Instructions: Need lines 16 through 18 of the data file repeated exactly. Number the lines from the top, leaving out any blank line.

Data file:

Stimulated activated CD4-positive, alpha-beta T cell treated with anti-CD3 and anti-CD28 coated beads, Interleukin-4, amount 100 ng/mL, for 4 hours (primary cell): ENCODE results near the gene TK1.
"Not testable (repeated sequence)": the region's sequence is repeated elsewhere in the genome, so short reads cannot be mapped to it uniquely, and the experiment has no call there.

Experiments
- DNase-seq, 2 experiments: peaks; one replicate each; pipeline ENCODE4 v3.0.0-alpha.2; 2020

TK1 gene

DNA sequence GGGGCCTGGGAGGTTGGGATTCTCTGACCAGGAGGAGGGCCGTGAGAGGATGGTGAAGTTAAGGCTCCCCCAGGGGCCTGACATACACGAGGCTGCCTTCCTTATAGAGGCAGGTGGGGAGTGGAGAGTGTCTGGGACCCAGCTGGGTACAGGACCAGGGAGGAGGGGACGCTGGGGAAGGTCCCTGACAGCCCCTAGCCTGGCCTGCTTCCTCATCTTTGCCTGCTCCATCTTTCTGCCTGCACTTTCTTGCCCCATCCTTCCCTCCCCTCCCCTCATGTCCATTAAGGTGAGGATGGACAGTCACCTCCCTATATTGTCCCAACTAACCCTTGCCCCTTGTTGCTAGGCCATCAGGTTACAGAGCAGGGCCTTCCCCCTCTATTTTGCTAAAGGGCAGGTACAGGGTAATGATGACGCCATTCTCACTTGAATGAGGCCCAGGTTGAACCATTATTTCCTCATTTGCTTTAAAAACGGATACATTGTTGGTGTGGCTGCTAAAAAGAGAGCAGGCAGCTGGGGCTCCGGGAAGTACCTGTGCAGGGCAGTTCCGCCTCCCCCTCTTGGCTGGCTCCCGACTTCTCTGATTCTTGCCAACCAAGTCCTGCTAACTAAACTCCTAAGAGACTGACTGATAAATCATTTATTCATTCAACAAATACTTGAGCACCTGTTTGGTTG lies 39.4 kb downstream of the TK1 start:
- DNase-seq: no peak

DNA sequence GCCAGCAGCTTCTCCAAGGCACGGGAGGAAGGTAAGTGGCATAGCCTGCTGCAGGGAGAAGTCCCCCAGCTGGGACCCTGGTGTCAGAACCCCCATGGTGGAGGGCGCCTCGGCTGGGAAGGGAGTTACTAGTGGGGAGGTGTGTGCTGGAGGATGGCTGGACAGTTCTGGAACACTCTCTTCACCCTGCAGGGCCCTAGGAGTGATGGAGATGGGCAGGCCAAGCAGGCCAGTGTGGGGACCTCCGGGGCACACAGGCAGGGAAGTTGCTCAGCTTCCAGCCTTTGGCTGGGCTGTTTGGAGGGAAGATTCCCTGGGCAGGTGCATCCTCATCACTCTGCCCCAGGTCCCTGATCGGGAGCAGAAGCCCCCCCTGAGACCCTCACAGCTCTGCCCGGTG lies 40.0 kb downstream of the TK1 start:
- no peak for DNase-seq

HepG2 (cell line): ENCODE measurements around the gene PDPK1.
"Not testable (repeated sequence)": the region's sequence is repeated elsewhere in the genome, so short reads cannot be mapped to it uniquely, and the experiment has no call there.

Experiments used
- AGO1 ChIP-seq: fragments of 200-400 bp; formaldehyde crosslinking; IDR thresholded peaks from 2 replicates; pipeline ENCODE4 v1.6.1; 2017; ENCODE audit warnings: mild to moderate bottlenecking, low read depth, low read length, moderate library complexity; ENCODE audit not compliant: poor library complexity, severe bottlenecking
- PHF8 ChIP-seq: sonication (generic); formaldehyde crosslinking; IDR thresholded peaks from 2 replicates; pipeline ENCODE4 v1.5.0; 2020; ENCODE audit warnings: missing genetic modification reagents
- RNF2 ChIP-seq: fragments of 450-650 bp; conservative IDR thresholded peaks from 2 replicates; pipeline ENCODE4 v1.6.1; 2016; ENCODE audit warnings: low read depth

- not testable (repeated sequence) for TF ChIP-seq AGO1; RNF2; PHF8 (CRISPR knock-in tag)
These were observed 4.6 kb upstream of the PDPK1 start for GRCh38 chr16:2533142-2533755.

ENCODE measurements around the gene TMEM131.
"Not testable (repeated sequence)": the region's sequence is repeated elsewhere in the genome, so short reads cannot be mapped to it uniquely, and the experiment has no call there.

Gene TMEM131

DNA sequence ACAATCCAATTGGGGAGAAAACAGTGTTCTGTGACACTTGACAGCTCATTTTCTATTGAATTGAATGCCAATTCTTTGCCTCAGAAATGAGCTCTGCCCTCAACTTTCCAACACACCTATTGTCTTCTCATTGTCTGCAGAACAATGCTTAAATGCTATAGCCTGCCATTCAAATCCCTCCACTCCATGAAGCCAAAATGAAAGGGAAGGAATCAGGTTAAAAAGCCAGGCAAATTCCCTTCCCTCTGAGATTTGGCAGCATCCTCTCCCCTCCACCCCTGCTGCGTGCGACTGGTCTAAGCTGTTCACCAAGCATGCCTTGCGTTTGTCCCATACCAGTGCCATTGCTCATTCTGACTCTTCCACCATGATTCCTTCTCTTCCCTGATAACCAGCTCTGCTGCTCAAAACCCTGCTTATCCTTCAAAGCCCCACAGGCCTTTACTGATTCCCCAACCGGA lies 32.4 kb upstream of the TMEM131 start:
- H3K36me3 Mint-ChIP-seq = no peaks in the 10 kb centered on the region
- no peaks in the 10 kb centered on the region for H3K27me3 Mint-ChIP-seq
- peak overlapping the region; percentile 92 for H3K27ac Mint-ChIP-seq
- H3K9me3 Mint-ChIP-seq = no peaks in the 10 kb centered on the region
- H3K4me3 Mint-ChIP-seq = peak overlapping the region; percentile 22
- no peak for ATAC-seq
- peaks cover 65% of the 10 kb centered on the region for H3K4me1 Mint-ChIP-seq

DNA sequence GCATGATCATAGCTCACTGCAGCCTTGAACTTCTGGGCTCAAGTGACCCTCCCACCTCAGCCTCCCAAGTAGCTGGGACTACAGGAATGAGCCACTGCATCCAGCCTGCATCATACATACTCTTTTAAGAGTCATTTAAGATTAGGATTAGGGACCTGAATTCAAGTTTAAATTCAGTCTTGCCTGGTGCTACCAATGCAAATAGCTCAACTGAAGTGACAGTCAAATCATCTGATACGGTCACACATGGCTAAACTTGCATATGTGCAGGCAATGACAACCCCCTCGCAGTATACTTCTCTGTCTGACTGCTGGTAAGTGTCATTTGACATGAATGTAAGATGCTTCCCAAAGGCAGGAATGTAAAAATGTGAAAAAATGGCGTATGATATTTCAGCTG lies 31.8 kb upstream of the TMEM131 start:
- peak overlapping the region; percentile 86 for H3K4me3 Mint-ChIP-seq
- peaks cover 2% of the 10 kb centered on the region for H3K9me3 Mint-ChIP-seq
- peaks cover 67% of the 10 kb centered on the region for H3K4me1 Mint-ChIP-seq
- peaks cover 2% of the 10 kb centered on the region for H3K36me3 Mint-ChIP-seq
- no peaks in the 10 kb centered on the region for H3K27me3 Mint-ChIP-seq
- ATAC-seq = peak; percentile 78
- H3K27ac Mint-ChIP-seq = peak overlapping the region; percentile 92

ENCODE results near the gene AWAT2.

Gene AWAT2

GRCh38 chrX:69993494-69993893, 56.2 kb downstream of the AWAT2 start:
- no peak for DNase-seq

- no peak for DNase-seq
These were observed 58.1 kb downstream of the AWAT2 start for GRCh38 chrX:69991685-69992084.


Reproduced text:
- not testable (repeated sequence) for TF ChIP-seq AGO1; RNF2; PHF8 (CRISPR knock-in tag)
These were observed 4.6 kb upstream of the PDPK1 start for GRCh38 chr16:2533142-2533755.

ENCODE measurements around the gene TMEM131.